Illinois patient’s death may be first in US tied to vaping

By Don Babwin and Mike Stobbe, Associated Press

Health officials say an Illinois patient who contracted lung disease after vaping has died and that they consider it the first death in the United States linked to the smoking alternative.

The Illinois Department of Public Health (IDPH) said the adult patient was admitted to hospital after falling ill following vaping, though it did not give other information about the person, including the patient’s name, age, hometown or date of death.

The state received the report of the death on Thursday, said Dr Jennifer Layden, the Illinois agency’s chief medical officer.

Officials with the Centres for Disease Control and Prevention said that 193 people in 22 states have contracted severe respiratory illnesses after vaping.

However, they said a clear-cut common cause of the illnesses has not been identified and that they are being called “potential cases” that are still under investigation.

All of those affected have been teenagers or adults who had used an electronic cigarette or some other kind of vaping device.

Doctors say the illnesses resemble an inhalation injury, with the lungs apparently reacting to a caustic substance. So far, infectious diseases have been ruled out.

The illnesses have been reported since late June, but the total count has risen quickly in the past week.

That may be partly because cases that were not initially being linked to vaping have begun to be grouped that way.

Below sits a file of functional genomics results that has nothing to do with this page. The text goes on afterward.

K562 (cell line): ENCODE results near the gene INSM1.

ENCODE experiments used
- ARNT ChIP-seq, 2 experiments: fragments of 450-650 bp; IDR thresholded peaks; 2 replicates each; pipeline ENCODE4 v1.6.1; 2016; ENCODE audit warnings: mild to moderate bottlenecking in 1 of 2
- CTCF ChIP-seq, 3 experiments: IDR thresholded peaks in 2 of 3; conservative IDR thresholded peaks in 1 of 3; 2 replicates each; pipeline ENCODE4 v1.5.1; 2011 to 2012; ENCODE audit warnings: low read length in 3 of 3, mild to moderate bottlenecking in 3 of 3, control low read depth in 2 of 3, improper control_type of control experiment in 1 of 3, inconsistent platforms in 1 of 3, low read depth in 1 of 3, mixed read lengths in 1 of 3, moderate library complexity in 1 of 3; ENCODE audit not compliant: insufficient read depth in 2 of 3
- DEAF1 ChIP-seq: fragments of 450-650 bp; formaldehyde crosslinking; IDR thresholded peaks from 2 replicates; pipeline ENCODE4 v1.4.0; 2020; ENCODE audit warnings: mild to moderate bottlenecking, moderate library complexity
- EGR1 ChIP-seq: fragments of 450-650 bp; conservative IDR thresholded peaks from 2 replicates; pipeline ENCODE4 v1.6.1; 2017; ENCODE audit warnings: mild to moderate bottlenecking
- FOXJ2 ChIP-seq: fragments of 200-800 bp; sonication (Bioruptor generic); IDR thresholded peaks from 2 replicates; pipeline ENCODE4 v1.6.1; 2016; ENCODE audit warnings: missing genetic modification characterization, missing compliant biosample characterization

Among the newest reports are two in Connecticut, four in Iowa and six in Ohio. Health officials are asking doctors and hospitals to tell state health officials about any possible vaping-related lung disease cases they encounter.

In its news release, the Illinois agency said the number of people who contracted a respiratory illness after vaping had doubled in the past week, to 22.

“The severity of illness people are experiencing is alarming and we must get the word out that using e-cigarettes and vaping can be dangerous,” IDPH Director Dr Ngozi Ezike said in the release.

Electronic cigarettes have been described as a less dangerous alternative to regular cigarettes, but health officials have been worried about children using them.

Most of the concern has focused on nicotine, which health officials say is harmful to developing brains and might make youngsters more likely to take up cigarettes.

But some vaping products have been found to contain other potentially harmful substances, including flavouring chemicals and oils used for vaping marijuana, experts say.

A number of the people who got sick had vaped products containing THC, the high-inducing ingredient in marijuana. CDC officials said they do not have a breakdown of how many of the sick people vaped THC.